it's humpback whale season

Michelle Liu
February 15, 2024

They’re some of Hawaii’s most popular residents, but they only live here for half the year and not even on land; instead, the humpback whales frolic and play in the warm ocean waters, where many of them were born.

A mother whale swimming with her calf off the coast of Maui.

Each year, from November through April, thousands of these majestic creatures are in Hawaii to mate, give birth, and care for their newborn calves. Once spring arrives, the gentle ocean giants trek back to Alaska, focusing solely on eating krill and filling themselves up for their upcoming migration.

“They come here to breed because it’s safer waters. We don’t have the predators that Alaska has,” explains Patty Miller, education coordinator at the Hawaiian Islands Humpback Whale National Marine Sanctuary. “But we also don’t have the food, so they have to return to Alaska in the summer.”

Protecting humpback whales
The whales’ 6,000-mile round-trip journey can be dangerous. They face the risks of boat strikes and entanglement, which can lead to infections, starvation, and drowning.

“Their pectoral fins, tails, even their mouths, can get wrapped up in fishing nets, ropes, and other debris,” says Miller. “Ropes and nets can restrict their movement, impact feeding, and cut into skin, making them more susceptible to diseases.”

Whale entangled in a net. Photo courtesy Hawiian Islands Humpback Whale National Marine Sanctuary

Throughout Hawaii’s humpback whale season, the sanctuary tracks down entangled whales. Cutting the rope is a big job since the marine mammals can be 50 feet long and weigh 45 tons.

“We have teams all over the Islands who are trained and ready with a boat and equipment,” says Miller.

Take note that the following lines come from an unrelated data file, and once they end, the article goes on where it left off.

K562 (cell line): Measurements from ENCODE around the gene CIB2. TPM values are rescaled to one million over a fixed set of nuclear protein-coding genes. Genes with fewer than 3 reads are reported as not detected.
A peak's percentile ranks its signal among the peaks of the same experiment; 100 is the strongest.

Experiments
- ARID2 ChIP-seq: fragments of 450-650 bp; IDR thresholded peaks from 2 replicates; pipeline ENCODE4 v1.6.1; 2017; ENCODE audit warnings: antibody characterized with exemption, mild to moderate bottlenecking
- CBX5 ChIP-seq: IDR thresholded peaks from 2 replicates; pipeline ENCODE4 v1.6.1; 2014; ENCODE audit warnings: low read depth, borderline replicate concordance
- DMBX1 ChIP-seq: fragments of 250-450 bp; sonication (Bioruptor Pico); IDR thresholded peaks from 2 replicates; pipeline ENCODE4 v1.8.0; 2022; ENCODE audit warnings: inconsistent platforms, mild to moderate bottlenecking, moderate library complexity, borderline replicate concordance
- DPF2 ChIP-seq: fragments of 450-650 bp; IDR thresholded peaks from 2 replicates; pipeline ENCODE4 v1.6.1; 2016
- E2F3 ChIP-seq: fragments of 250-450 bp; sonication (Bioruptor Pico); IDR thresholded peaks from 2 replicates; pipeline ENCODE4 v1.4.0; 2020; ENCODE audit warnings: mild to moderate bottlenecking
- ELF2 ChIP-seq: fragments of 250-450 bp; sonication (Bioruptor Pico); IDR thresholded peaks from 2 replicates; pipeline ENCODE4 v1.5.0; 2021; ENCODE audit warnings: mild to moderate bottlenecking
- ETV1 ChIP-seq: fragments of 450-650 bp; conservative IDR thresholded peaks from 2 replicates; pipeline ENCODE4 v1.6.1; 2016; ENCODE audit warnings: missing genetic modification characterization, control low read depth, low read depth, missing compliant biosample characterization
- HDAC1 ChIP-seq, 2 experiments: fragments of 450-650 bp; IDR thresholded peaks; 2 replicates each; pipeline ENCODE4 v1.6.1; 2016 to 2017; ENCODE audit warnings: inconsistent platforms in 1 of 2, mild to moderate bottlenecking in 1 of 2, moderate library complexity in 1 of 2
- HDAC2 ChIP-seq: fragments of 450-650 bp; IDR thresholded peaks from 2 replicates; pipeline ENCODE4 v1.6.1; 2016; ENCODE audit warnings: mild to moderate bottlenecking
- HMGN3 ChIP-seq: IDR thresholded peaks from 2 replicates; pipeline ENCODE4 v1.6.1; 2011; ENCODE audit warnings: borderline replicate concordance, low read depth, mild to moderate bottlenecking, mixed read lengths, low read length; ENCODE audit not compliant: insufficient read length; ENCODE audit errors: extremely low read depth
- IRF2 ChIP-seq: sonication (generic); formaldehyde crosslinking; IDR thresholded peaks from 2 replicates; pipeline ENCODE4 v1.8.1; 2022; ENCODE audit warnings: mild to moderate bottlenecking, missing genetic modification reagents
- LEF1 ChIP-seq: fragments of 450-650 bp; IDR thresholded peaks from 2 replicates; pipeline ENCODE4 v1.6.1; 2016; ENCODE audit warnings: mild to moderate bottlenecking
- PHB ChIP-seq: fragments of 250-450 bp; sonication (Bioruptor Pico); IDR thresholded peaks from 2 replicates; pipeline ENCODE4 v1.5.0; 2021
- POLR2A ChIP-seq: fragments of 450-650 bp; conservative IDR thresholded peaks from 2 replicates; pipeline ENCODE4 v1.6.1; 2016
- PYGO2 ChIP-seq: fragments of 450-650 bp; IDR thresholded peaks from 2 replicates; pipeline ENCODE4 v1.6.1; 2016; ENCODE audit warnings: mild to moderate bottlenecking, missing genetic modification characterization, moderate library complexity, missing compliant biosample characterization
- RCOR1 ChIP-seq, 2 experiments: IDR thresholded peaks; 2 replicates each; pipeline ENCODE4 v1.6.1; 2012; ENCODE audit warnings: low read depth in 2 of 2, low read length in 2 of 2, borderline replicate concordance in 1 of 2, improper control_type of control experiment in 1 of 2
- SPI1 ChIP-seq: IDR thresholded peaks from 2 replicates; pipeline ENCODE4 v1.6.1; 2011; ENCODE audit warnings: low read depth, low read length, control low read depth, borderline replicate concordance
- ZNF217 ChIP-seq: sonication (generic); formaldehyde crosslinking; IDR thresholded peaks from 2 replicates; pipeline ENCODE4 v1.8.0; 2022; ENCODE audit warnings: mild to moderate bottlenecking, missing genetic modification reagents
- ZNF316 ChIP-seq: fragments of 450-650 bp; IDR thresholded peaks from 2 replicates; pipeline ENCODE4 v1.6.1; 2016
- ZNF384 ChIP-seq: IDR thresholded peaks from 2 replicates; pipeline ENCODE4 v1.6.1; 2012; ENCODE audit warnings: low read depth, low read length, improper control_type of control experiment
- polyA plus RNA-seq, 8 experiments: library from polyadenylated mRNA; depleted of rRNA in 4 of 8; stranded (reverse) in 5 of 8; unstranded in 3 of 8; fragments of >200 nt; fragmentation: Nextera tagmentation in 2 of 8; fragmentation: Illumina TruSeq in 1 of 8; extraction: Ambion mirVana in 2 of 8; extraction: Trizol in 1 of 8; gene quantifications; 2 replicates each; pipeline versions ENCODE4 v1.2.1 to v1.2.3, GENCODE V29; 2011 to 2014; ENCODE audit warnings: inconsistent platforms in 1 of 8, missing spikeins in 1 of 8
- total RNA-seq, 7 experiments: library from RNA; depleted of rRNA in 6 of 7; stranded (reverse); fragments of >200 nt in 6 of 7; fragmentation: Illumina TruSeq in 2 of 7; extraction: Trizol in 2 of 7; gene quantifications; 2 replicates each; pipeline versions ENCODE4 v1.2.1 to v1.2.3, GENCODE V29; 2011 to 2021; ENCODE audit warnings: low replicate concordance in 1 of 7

Up close and personal
Besides freeing entangled whales, the sanctuary also conducts research by flying drones to get up close and collect information without disturbing the whales. Scientists can evaluate a whale’s health just by looking at their skin. Other technology, like listening devices, offers a glimpse of whales’ lives below the surface.

Diving into the underwater lives of whales.

“Our teams attach tags that record their movements and sounds,” says Miller. “It’s the first time we’re seeing what the whales do and how they interact underwater.”

Inspiring ocean stewards
Education is another major factor in protecting humpback whales. The sanctuary conducts training for whale watching companies to reduce the number of boat strikes. They teach them how to spot tails and whale blows as they exhale, as well as rules and regulations. It’s illegal to approach a whale within 100 yards.

Whale breaching in front of tour boat.

“Go slow and don’t assume a whale can see you or move out of the way. All ocean users need to stay vigilant on the water,” says Miller. “We want to give them the information they need to know to stay away from the whale for their safety as much as the whale’s.”

The sanctuary also has visitor centers on Maui and Kauai, where families can explore ocean and whale displays, learn about the marine environment, and even see a whale breach.

Patience is key
January through March is typically peak humpback whale season. On the last Saturday of each of those months, the community is invited to help monitor whales from the shores of Oahu, Maui, and the Big Island.

The Sanctuary Ocean Count is an educational outreach program where volunteers tally humpback whale sightings and observe their behavior on the surface.

Humpback whale spouting water off the coast of Maui.

“People can get involved and learn how to collect data,” says Miller. “It’s a snapshot of how many whales are out there that day.”

Counts will be held on Feb. 24 and March 30. But you don’t have to wait for those dates to see a humpback whale breach. Mothers and their calves often gather in protected, shallow waters between Maui, Molokai, and Lanai. Makapuu and Sandy Beach are popular viewing areas on Oahu. Whether you go to the beach or an outlook area, you’ll need to be patient.

“You just have to wait for that blow to come out or the splash,” says Miller. “It might take time, but it’s worth it. Seeing a huge whale pop out of the water is a real thrill; they’re just magnificent animals.”

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